Perhaps my dominant takeaway from the event was a sense of frustration at how wholly sold out to the democratic party political agenda the CBC is, and given that they represent the people who elected them, how ensnared by democratic political objectives African Americans are as a political constituency. This would include our national organizations such as the NAACP, the Urban League and nearly all related causes. If the democratic party were an industry and black mainstream socio-political organizations were agencies, we'd call whats happening regulatory capture. Because we have become so entrapped by the democratic party agenda, we have little leverage to pursue what my blogging compatriot Constructive Feedback calls our "permanent interests". CF says he is on a quest for "ideological regime change" WITHIN the Black community. Today, that formulation of the issue is really resonating with me.
CF's chosen strategic approach is agitation. He manages to agitate me often, but my visit to the CBC and some recent reading have me convinced that while agitation is certainly a necessary starting point, we've got to move beyond that to disruption of this status qou, education and activism to reestablish a multi-generational understanding of our permanent interests and the capacity to effectively pursue them.
So, how do we do that? I won't pretend to have a full blown answer to the question, but here are two elements I think would be foundational to the effort:
- A radically decentralized political and social movement focused on the pursuit of our permanent interests which can end run the entrenched and captive office holders and national organizations and change the political culture of the black community.
- Legions of social entrepreneurs populating this movement employing tactics that recognize our permanent interests and use entrepreneurial principles to organize, create, and manage ventures that make social change and create social capital.
Rauch came up with some takeaways that I found interesting and which immediately starting me wondering about the opportunity to use this same organizational structure to affect the black community's political situation.
- First, radical decentralization sidesteps the dangers of over centralized authority; external co-option, internal corruption, and gradual calcification, all three of which prevail with most of the mainstream black organizations. Decentralization is inherently resistant to all three of these strategies.
- Second, the system is self-propelling and self-guiding.If a good or popular idea surfaces in one part of the network, activists talk it up and other groups copy it. Bad and unpopular ideas fizzle out and the movement lives on even as people come and go.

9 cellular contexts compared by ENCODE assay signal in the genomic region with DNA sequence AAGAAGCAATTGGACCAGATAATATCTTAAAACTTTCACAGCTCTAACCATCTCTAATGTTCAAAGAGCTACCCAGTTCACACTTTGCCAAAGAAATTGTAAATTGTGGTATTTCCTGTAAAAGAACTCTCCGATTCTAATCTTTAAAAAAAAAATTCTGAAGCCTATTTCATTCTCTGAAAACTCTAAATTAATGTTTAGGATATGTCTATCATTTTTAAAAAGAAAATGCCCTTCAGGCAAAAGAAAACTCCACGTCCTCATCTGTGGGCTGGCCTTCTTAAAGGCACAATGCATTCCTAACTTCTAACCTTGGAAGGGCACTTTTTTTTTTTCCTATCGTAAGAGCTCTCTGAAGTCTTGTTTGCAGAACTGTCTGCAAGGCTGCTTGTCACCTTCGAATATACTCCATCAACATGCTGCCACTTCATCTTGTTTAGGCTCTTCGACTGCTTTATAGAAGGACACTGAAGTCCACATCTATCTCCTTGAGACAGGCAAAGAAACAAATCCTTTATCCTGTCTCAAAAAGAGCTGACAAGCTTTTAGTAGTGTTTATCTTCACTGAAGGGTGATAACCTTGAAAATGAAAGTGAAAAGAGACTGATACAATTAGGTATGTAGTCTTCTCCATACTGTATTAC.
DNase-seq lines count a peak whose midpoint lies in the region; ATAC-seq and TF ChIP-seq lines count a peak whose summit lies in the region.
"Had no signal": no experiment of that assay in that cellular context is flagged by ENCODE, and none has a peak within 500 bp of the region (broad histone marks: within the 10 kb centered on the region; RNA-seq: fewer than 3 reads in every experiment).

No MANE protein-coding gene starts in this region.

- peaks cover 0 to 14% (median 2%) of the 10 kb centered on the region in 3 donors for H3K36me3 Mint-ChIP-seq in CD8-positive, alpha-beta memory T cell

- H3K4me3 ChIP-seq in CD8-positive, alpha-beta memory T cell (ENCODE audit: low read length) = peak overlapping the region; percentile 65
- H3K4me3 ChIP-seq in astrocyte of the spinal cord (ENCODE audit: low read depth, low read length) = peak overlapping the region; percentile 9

- Third, the network is unbelievably cheap. Everyone is a volunteer. Local groups bring their own resources. Coordinators provide support and communication, but the heavy lifting is done by the grassroots.
The second bit of information that inspired point #2 above was a presentation by Amy Pearl, director of Springboard Innovation, on social innovation during the Indiana State Housing Conference. Among other things, she talked about creating a new type of social venture, the sustainable non profit. The defining, game changing element of such new entities is that they would be "investable" and capable of using profit-seeking ventures to generate social and environmental good. These social ventures would be at the forefront of a transition from philanthropic to capital markets in various sectors. They would represent blended value investments that tack social considerations on top of financial considerations in assessing the value (and valuation) of social enterprises. Inasmuch as such ventures must vie for funding and investment to scale their generation of social and environmental benefit, they have to demonstrate good-old hard-currency profitability. Pearl's organization actually manages a website that serves as a functional stock exhange where you can buy shares in these social ventures. I think these ideas have some scalability and applicability to an ideological regime change movement within the black community. This is a tall order, but very much in the realm of the possible.
Now, both of these foundational elements have negatives. Rauch notes that it is still yet to be demonstrated if the Tea Party's energy and impact can be sustained beyond the November elections or beyond 2012. Headless organizations are better at opposing things than agreeing on the right affirmative alternative and its difficult if not impossible to negotiate compromise because there is no leader. If you visit Pearl's organization website, the "investable" social ventures highlighted there all strike me as well and good, but not necessarily applicable to the down and dirty of the average inner city hood. The vibe they give me is that these are the social ventures dreamed up by suburbanites, not people who listen to Public Enemy. They are nice, but they are not edgy, they don't fight the power.
That said, I think that in these two ideas lie the framework of a practical, sustainable movement. The Tea Party is doing it now. I believe in these ideas are the beginning of the ideological regime change in the black community that Constructive Feedback, and myself, so fervently wish for.